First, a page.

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In order to achieve greater fuel efficiency and reduce operational cost, aircraft manufacturers have placed greater focus toward applying carbon fiber reinforced plastics.

An aircraft’s structure is the result of numerous assembled parts, such as the engines, fuselage, wings, tail, landing gear, just to name a few. Many of these components are made of titanium, advanced aluminum alloys and composites. In recent years, in order to achieve greater fuel efficiency and reduce operational cost, aircraft manufacturers have placed greater focus toward applying carbon fiber reinforced plastics (CFRP), a light, durable and corrosion-free material, into aircraft designs.

In the case of the Airbus A350, both the fuselage and wing structures are made primarily of CFRP. According to Airbus, approximately 70 percent of the A350 airframe is made of composite material structures, titanium and advanced aluminum alloys. Composites alone account for 53 percent.

The manufacturing process of a CFRP wing panel typically involves multiple steps – molding, tape layup, stringer integration, vacuum bagging, curing, non-destructive inspection, machining and assembly, and painting. Machining tools play a key role towards the end of the manufacturing process. With safety in jeopardy, precision and quality are utmost critical.

Located in Ankara, Turkey, the TUSAS-Turkish Aerospace Industries (TAI) has been manufacturing the A350 aileron spars, a.k.a. the backbone of the aileron, since 2012. TAI specializes in the design, development, manufacturing and integration of space systems throughout Turkey. Its Ankara production plant covers approximately 5 million square meters with an industrial facility of 230,000 square meters. The site is equipped with some of the most advanced, high technology machinery that enables parts manufacturing, aircraft assembly, flight tests and delivery for the military and commercial aviation markets.

Z-shape spars that TAI has been manufacturing since 2008.
Z-shape spars that TAI has been manufacturing since 2008.

The composite wing spar that TAI produces measure 5.5m in length and 0.5m in width. Four of the Z-shaped spars make up one set of ailerons. A total of 64 sets of ailerons are manufactured per year. A profile tolerance of +/- 0.5mm around the entire edge of the part is required. The Z spars are produced in a sophisticated five-axis FOG precision milling machine.

Throughout the manufacturing process, TAI had experienced delamination and uncut fibers at the cutting edge, which is unacceptable for the part. Delamination is the splitting of a laminate into layers and can occur at a single hole edge or at both hole openings during milling. A diamond coated 12.7mm diameter compression router was used for the roughing operation with unsatisfactory tool life.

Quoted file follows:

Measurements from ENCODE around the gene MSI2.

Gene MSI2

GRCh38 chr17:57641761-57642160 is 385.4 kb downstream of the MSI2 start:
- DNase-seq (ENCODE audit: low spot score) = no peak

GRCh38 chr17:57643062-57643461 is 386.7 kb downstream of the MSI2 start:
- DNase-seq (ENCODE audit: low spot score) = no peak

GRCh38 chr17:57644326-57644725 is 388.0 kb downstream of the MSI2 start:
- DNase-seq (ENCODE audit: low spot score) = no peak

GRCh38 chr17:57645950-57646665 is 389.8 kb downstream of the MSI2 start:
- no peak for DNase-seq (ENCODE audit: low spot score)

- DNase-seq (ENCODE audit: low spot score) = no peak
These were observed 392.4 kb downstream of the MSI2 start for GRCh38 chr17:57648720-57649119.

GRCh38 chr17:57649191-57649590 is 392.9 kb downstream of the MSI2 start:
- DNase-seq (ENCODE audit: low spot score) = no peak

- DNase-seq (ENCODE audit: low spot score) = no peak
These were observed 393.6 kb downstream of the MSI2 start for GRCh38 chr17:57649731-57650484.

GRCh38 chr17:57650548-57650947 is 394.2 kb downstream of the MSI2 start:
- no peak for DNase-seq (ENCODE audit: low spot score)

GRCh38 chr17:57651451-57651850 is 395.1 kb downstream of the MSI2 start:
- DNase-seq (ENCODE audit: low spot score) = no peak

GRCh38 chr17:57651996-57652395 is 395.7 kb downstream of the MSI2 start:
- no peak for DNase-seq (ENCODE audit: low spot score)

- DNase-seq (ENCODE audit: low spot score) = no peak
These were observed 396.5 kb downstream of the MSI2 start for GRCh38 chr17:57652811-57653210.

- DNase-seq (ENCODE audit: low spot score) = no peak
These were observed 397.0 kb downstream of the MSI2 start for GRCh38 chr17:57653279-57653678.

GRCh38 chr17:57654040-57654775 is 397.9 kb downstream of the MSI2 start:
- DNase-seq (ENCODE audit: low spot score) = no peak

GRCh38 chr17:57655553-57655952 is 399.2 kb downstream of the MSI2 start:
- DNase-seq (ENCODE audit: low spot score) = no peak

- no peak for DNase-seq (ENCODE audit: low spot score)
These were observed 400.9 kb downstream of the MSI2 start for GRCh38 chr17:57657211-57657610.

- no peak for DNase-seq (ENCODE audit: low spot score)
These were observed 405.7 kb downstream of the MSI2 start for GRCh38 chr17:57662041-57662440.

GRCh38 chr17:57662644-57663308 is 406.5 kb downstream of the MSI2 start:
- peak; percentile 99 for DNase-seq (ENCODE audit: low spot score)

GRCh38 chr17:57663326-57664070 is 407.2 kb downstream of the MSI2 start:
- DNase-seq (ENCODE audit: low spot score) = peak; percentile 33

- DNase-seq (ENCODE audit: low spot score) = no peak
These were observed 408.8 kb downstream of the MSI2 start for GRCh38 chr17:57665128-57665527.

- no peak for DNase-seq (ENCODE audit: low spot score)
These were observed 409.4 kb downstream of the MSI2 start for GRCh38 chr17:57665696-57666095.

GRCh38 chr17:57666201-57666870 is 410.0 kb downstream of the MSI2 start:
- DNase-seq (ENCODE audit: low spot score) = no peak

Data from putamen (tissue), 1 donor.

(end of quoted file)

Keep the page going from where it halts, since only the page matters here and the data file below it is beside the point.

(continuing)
The Z spars are produced in a sophisticated five-axis FOG precision milling machine.
The Z spars are produced in a sophisticated five-axis FOG precision milling machine.

After attending a machining and training conference offered by OSG Turkey, TAI witnessed the performance of OSG’s EXOPRO® AERO-BNC router versus other manufacturers’ routers.

The EXOPRO® AERO-BNC is a patented diamond coated fine nicked router designed to excel in high feed CFRP roughing and finishing, and it can be applied to both thick and thin laminates. With extremely low cutting forces and flute management, tool life can be greatly extended.

The end cut of OSG’s EXOPRO® AERO-BNC router.
The end cut of OSG’s EXOPRO® AERO-BNC router.

“The OSG nicked router is very special since it has all the versatile characteristics,” said Onur Bahtiyar, NC Engineering Leader at TAI. “Its ability to side mill and slot, as well as having multiple cutting edges on the flute length is unlike the compression style tool. OSG’s diamond coating is also the best I have seen.”

Running the EXOPRO® AERO-BNC at the same slot milling cutting condition of S 6,000 rpm, Vf 1,250mmpm with flood coolant and shrink fit holder (short and long type), no delamination and uncut fibers are observed after machining unlike what was seen previously.

“Switching to OSG’s nicked router enabled us to improve surface quality,” said Bahtiyar. “The elimination of delamination is providing us a cost savings of $21,363 per year.”

Previously featured in OSG Global Tooling Magazine.

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OSG is a leading manufacturer of taps, end mills, drills, and indexable cutting tools. OSG’s extensive line of high technology cutting tools features exclusive metallurgy, cutting geometries and proprietary surface treatments to help increase productivity, reliability and tool life.

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